International Archives of Occupational and Environmental Health

, Volume 67, Issue 2, pp 119–123

External and internal antimony exposure in starter battery production

  • Michael Kentner
  • Markus Leinemann
  • Karl-Heinz Schaller
  • Dieter Weltle
  • Gerhard Lehnert
Short Communication

DOI: 10.1007/BF00572235

Cite this article as:
Kentner, M., Leinemann, M., Schaller, KH. et al. Int. Arch Occup Environ Heath (1995) 67: 119. doi:10.1007/BF00572235

Abstract

In the production of lead batteries two antimony compounds occur: in the casting of grids antimony trioxide (Sb2O3), and in the formation of lead plates stibine (SbH3). Seven workers from the gridcasting area and 14 workers from the formation area were examined with regard to the antimony concentration in blood (Sb-B) and urine (Sb-U). Antimony air concentrations (Sb-A) were measured by means of personal air samplers. Urine samples were collected at the end of the working week, at the beginning (U1) and the end (U2) of the shift, and at the beginning of work following a weekend without Sb exposure (U3). At U2 among the casters the median Sb-A exposure was 4.5 (1.18–6.6) μg Sb/m3 and among the formation workers, 12.4 (0.6–41.5) μg Sb/m3. The exposure in both groups is more than 10 times lower than the present threshold limit values. The median Sb-B concentrations in the preshift samples was 2.6 (0.5–3.4) μg Sb/l for the casters and 10.1 (0.5–17.9) μg Sb/l for the formation workers. The average Sb-U values (U2) were 3.9 (2.8–5.6) μg Sb/g creatinine in the casting area and 15.2 (3.5 23.4) μg Sb/g creatinine in the forming area. Our investigation indicates that the two antimony compounds show virtually equal pulmonary absorption and renal elimination. The statistically significant correlations between Sb-A/Sb-B and Sb-A/Sb-U form the basis for proposals regarding appropriate biological exposure limits for occupational antimony exposure.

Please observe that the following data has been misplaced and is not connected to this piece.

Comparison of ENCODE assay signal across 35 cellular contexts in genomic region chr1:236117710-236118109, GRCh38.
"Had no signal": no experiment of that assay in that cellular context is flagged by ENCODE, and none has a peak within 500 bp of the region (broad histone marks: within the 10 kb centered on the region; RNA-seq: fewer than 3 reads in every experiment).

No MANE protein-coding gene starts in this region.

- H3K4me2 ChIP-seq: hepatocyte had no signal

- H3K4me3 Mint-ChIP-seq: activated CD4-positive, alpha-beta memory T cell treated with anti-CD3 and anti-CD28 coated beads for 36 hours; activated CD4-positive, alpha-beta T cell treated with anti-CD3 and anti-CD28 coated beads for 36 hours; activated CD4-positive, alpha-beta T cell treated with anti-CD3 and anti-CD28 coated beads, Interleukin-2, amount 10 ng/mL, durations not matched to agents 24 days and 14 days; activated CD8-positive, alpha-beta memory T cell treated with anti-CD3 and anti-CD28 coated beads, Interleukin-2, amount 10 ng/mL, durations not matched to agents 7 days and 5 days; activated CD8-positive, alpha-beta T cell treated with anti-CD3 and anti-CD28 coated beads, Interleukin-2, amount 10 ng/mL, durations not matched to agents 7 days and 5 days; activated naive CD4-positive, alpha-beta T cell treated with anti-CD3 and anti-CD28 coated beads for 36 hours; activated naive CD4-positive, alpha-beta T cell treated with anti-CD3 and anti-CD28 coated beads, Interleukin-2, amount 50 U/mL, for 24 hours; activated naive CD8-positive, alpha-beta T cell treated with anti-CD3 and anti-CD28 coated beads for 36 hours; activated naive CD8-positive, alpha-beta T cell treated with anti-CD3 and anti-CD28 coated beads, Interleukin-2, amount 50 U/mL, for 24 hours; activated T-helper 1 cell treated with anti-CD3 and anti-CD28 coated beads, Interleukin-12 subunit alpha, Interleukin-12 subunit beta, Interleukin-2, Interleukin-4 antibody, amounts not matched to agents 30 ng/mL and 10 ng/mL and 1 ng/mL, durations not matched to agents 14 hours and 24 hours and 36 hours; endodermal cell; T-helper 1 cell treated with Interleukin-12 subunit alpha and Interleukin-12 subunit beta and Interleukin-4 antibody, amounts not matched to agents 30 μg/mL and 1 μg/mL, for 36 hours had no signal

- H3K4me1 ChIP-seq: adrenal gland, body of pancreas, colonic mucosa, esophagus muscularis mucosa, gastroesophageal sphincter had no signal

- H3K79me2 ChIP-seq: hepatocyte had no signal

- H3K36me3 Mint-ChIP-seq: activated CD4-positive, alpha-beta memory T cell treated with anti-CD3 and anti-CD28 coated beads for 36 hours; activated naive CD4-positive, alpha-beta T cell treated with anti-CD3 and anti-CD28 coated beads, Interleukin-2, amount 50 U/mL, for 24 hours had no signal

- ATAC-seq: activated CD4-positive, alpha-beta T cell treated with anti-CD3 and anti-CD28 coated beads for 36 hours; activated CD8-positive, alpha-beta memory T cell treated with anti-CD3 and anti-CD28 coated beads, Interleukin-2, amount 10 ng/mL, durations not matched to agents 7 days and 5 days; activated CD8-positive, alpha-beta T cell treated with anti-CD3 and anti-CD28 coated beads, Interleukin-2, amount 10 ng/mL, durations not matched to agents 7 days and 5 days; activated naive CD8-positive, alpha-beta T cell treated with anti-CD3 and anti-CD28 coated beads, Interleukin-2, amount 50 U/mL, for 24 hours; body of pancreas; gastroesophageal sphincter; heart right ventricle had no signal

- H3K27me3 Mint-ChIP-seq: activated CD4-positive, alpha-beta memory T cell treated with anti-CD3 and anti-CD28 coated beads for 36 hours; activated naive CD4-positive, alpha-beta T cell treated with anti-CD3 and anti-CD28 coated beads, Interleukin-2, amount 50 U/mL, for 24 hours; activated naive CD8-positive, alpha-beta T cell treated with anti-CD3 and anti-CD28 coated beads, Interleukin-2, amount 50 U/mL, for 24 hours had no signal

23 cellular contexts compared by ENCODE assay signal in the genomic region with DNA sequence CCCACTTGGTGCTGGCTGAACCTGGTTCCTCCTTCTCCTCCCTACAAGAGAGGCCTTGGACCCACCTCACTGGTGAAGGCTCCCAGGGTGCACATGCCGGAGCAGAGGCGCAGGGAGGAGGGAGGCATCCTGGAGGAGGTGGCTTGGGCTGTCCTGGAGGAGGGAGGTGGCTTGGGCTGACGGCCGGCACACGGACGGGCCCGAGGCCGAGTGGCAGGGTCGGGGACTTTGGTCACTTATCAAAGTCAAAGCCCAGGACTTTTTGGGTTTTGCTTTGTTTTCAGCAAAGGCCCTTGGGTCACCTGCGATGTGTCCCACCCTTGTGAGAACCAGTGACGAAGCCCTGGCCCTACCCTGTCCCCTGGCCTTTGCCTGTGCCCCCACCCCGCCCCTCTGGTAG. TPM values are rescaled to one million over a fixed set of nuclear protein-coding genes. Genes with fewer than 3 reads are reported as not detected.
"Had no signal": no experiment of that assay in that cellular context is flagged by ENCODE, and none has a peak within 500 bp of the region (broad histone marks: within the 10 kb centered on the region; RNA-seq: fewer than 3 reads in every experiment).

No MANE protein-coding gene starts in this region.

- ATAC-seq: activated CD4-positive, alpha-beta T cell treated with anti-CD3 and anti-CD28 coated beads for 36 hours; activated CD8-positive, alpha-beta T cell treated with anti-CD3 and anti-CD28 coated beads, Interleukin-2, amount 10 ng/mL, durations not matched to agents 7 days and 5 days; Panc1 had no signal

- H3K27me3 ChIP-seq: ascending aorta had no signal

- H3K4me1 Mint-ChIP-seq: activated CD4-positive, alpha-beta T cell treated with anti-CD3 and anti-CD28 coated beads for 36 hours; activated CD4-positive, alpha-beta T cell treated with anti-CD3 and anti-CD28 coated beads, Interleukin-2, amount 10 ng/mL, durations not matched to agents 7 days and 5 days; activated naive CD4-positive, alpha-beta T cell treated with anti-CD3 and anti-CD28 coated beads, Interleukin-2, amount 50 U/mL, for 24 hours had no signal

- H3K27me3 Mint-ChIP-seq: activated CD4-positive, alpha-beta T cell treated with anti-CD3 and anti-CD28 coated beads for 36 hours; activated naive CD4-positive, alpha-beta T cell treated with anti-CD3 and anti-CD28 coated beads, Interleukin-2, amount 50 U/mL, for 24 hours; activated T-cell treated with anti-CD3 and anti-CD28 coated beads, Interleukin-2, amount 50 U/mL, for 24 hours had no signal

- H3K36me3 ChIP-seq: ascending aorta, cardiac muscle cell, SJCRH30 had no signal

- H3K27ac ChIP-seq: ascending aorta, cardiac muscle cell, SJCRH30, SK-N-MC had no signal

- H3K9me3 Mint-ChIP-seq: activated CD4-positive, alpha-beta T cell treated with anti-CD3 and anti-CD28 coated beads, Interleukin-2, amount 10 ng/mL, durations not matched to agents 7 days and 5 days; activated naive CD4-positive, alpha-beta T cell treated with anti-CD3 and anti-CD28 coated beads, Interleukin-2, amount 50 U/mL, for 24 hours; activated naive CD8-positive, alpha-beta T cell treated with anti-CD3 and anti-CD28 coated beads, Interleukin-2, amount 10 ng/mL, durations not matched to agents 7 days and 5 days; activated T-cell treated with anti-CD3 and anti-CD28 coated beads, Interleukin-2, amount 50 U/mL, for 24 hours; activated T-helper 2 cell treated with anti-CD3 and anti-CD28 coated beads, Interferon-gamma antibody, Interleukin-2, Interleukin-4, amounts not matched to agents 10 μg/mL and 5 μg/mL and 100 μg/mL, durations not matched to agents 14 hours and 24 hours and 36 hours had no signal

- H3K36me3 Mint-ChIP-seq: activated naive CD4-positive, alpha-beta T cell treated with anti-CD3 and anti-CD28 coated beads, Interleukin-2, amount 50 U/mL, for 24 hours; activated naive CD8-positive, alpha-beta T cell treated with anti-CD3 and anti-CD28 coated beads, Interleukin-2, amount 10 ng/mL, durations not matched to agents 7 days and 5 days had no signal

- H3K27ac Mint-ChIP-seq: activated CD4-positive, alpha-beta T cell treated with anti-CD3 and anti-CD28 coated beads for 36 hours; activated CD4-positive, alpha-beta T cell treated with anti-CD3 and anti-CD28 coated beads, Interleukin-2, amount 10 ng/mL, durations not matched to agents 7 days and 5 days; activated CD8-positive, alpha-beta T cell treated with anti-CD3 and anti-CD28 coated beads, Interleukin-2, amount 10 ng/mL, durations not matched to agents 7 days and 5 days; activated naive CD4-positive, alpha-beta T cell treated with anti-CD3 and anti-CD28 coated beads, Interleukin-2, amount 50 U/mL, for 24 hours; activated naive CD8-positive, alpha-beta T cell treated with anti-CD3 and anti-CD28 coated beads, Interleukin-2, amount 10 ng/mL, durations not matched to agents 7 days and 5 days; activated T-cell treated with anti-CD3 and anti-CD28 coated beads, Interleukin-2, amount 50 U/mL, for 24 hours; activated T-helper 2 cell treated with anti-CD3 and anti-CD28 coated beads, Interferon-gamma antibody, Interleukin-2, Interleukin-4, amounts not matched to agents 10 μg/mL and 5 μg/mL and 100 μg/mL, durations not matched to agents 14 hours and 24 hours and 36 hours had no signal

Key words

Lead batteryAntimony trioxideStibine Biological exposure limitsBiological monitoring

Copyright information

© Springer-Verlag 1995

Authors and Affiliations

  • Michael Kentner
    • 1
  • Markus Leinemann
    • 1
  • Karl-Heinz Schaller
    • 2
  • Dieter Weltle
    • 2
  • Gerhard Lehnert
    • 2
  1. 1.Institute for Occupational and Social MedicineUniversity of GöttingenGöttingenGermany
  2. 2.Institute and Out-patient Clinic for Occupational, Social and Enviromental MedicineUniversity of Erlangen-NürnbergErlangenGermany